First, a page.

7th GRADE

This page was created for 7th Grade English at Miles River Middle School
for their year-long independent reading assignment. The 18 categories below contain suggested books. There are many more titles to choose from than can be listed here. Hint: This is a long list so instead of scrolling down use Control F to speed to your category of interest.
Please stop by the Library's Young Adult area and visit with me (Kim Claire, Young Adult Librarian) if you would like more suggestions. I LOVE books! I would like to help you find one that you will enjoy and that meets your assignment. Please note that many of the books listed are appropriate for more than one category. This page is periodically updated with new titles. Summaries are from the Library's catalog.
To reserve one of the books listed below, click on the title link. Use your library card barcode number and your PIN (usually the last 4 digits of your telephone #) to place a hold on a copy. You may choose to be notified by text, phone call, or email, when your book is ready to pick up.


            Someplace Magical            

The Namingby Alison Croggon, 2002. A manuscript from the lost civilization of Edil-Amarandah chronicles the experiences of 16-year-old Maerad, an orphan gifted in the magic and power of the Bards, as she escapes from slavery and begins to learn how to use her Gift to stave off the evil Darkness that threatens to consume her world.  The First Book in Pellinor series

The Sea of Trolls, by Nancy Farmer, 2004. After Jack becomes apprenticed to a Druid bard, he and his little sister Lucy are captured by Viking Berserkers and taken to the home of King Ivar the Boneless and his half-troll queen, leading Jack to undertake a vital quest to Jotunheim, home of the trolls. First book in the Sea of Trolls trilogy.

Sun and Moon, Ice and Snow, by Jessica Day George, 2008. A girl travels east of the sun and west of the moon to free her beloved prince from a magic spell.

The Inquisitor's Tale, or, The Three Magical Children and Their Holy Dog, by Adam Gidwitz, 2016.  A peasant girl and her holy greyhound, an oblate on a mission from his monastery, and a young Jewish boy travel across medieval France to escape persecution and save holy texts from being burned.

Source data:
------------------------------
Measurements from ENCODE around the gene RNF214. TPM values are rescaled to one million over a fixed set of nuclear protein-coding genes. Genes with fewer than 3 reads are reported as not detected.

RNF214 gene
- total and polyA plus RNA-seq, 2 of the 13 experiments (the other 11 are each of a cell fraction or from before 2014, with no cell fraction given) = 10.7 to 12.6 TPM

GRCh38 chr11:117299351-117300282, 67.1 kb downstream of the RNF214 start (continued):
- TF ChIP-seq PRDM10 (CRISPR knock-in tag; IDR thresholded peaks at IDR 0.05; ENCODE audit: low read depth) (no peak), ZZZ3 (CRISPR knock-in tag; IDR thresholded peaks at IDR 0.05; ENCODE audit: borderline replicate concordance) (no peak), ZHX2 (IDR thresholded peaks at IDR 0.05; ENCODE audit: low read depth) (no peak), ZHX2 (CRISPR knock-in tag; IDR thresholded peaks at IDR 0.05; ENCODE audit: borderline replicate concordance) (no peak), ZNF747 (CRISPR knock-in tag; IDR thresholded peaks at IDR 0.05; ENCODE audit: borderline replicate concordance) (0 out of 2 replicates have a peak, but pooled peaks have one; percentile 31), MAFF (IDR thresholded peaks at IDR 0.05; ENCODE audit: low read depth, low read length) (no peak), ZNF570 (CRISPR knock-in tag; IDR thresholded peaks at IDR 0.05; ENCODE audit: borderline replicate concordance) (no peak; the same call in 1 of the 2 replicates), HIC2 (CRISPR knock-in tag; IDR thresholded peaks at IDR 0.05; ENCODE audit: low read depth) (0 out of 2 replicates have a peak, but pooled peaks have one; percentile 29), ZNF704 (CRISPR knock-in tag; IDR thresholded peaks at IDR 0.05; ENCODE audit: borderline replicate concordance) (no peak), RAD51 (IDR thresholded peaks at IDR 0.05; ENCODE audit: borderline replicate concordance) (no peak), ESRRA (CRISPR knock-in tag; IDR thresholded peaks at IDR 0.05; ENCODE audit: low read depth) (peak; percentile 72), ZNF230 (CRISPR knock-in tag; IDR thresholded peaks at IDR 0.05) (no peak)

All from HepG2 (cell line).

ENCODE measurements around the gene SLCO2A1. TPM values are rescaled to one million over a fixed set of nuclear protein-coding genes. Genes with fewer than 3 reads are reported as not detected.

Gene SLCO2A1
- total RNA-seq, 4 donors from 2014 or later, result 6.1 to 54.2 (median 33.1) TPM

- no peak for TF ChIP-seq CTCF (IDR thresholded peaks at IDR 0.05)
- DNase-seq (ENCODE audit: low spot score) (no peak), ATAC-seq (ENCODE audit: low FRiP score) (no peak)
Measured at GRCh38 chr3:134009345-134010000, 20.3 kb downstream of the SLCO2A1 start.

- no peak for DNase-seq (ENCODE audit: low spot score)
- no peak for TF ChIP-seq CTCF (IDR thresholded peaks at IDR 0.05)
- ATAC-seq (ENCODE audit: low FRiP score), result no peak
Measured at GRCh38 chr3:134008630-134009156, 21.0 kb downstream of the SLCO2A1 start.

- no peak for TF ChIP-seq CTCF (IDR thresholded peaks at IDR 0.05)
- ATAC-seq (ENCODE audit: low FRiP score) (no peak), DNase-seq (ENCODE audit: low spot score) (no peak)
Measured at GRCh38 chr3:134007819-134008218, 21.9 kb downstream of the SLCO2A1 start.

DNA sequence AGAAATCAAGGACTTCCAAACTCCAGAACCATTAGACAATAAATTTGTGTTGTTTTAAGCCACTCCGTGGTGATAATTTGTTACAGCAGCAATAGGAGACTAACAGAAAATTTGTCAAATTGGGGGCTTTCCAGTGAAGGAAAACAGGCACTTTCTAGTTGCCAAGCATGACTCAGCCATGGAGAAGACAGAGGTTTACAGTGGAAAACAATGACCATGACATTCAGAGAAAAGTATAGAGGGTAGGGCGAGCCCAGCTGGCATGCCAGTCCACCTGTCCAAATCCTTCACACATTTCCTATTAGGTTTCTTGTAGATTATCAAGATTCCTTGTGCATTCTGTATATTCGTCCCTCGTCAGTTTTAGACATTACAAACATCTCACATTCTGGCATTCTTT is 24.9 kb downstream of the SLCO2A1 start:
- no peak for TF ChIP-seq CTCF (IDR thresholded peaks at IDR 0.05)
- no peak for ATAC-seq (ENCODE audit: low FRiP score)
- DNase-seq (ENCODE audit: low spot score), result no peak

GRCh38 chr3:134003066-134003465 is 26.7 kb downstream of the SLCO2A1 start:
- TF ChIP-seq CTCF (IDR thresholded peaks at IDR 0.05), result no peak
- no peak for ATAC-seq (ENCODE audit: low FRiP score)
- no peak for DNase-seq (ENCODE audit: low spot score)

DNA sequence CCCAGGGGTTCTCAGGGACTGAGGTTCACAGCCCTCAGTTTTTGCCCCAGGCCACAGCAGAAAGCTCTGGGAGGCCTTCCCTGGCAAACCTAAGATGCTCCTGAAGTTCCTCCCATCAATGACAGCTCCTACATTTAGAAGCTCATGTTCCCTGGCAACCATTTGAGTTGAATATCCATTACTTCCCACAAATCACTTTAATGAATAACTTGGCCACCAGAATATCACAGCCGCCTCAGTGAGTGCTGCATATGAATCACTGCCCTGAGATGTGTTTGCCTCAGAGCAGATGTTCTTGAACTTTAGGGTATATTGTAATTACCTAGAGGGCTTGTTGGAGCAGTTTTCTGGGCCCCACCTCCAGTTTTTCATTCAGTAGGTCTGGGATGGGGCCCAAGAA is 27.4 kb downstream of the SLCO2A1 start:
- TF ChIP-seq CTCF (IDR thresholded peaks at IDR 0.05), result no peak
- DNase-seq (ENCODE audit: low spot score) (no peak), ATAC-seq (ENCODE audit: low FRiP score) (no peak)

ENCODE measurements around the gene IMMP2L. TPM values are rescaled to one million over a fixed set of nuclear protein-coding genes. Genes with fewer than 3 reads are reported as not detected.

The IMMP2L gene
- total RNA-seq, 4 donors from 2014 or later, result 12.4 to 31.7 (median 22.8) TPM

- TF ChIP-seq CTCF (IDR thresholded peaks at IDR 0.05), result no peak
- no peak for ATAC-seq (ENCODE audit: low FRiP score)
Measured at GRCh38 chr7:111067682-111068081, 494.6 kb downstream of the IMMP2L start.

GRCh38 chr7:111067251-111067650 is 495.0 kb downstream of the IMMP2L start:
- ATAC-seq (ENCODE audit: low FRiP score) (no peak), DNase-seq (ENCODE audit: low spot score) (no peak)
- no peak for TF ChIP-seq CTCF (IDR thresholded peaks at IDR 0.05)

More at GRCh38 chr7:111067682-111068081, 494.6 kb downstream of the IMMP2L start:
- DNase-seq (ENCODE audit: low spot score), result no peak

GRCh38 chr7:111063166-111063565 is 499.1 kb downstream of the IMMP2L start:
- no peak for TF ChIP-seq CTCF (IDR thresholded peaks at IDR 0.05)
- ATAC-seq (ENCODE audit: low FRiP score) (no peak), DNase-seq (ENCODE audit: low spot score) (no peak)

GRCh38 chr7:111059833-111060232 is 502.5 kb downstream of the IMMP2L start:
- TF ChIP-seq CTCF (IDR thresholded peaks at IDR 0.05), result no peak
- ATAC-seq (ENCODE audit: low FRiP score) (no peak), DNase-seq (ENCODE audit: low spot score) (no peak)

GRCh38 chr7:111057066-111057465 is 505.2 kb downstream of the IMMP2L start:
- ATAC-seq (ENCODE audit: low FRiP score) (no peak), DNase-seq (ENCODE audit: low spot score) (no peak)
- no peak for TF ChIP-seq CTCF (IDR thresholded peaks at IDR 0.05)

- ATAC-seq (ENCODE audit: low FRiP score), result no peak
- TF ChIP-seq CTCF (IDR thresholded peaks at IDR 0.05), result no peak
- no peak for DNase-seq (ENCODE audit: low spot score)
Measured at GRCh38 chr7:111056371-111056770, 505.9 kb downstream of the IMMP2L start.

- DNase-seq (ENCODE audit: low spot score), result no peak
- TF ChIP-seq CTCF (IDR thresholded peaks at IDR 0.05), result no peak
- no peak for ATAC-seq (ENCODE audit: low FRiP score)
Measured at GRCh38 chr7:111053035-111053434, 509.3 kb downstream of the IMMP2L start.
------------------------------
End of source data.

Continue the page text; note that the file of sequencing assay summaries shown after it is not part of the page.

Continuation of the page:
Far Far Away, by Tom McNeal, 2013. After his mother left and his father became a recluse, Jeremy Johnson Johnson (whose mother and father both had the same last name) was left to support the family, but he's been aided by the ghost of Jacob Grimm, one half of the infamous Brothers Grimm writing duo, and when provocative local girl Ginger Boultinghouse takes an interest in Jeremy (and his unique abilities), a grim chain of events is put into motion.

Sabriel, by Garth Nix, 1995.  Sabriel, daughter of the necromancer Abhorsen, must journey into the mysterious and magical Old Kingdom to rescue her father from the Land of the Dead. First book in the Old Kingdom series.


Alanna: The First Adventure, by Tamora Pierce, 1983.  11-year-old Alanna, who aspires to be a knight even though she is a girl, disguises herself as a boy to become a royal page, and learns many hard lessons along her path to high adventure.  First book in Song of the Lioness series.  (Careful: Tamora Pierce books are wonderfully addicting. If this one hooks you there are many more set in the land of Tortall to transport you through months/years of reading. Happy adventuring!)

The Book of Dust: La Belle Sauvage, by Philip Pullman, 2017. When Malcolm finds a secret message inquiring about a dangerous substance called Dust, he finds himself embroiled in a tale of intrigue featuring enforcement agents from the Magisterium, a woman with an evil monkey daemon, and a baby named Lyra. (This is a prequel to His Dark Materials (The Golden Compass) series.) Highly recommend!

Everlost, by Neal Shusterman, 2006.  When Nick and Allie are killed in a car crash, they end up in Everlost, or limbo for lost souls, where although Nick is satisfied, Allie will stop at nothing--even skinjacking--to break free. First book in Skinjacker trilogy.

The Amulet of Samarkand, by Jonathan Stroud, 2004. Nathaniel, a magician's apprentice, summons up the djinni Bartimaeus and instructs him to steal the Amulet of Samarkand from the powerful magician Simon Lovelace. First book in Bartimaeus trilogy. (Note: If you were wishing there were more Harry Potter books, look no further. It's better, imo -- quelle sacrilège!)


            The Ocean or Wilderness            

The Raftsmen, by Ryan Barnett, 2017. A dramatic retelling of four French adventurers and two kittens who crossed the North Atlantic on a raft in 1956, featuring archival photography, film stills taken aboard the raft, news reports, contemporary interviews and original illustrations. Nonfiction graphic format hybrid.

Stowaway, by Karen Hesse, 2000.  A fictionalized journal relates the experiences of a young stowaway from 1768 to 1771 aboard the Endeavor which sailed around the world under Captain James Cook.

The White Darkness, by Geraldine McCaughren, 2005. When her uncle takes her on a dream trip to the Antarctic wilderness, Sym's obsession with Captain Oates and the doomed expedition becomes a reality as she herself is soon in a fight for her life in some the harshest terrain on the planet.

Bloody Jack: Being an Account of the Curious Adventures of Mary 'Jacky' Faber, Ship's Boy, by L. A. Meyer, 2002.  Reduced to begging and thievery in the streets of London, a 13-year-old orphan disguises herself as a boy and connives her way onto a British warship set for high sea adventure in search of pirates. First book in Bloody Jack series.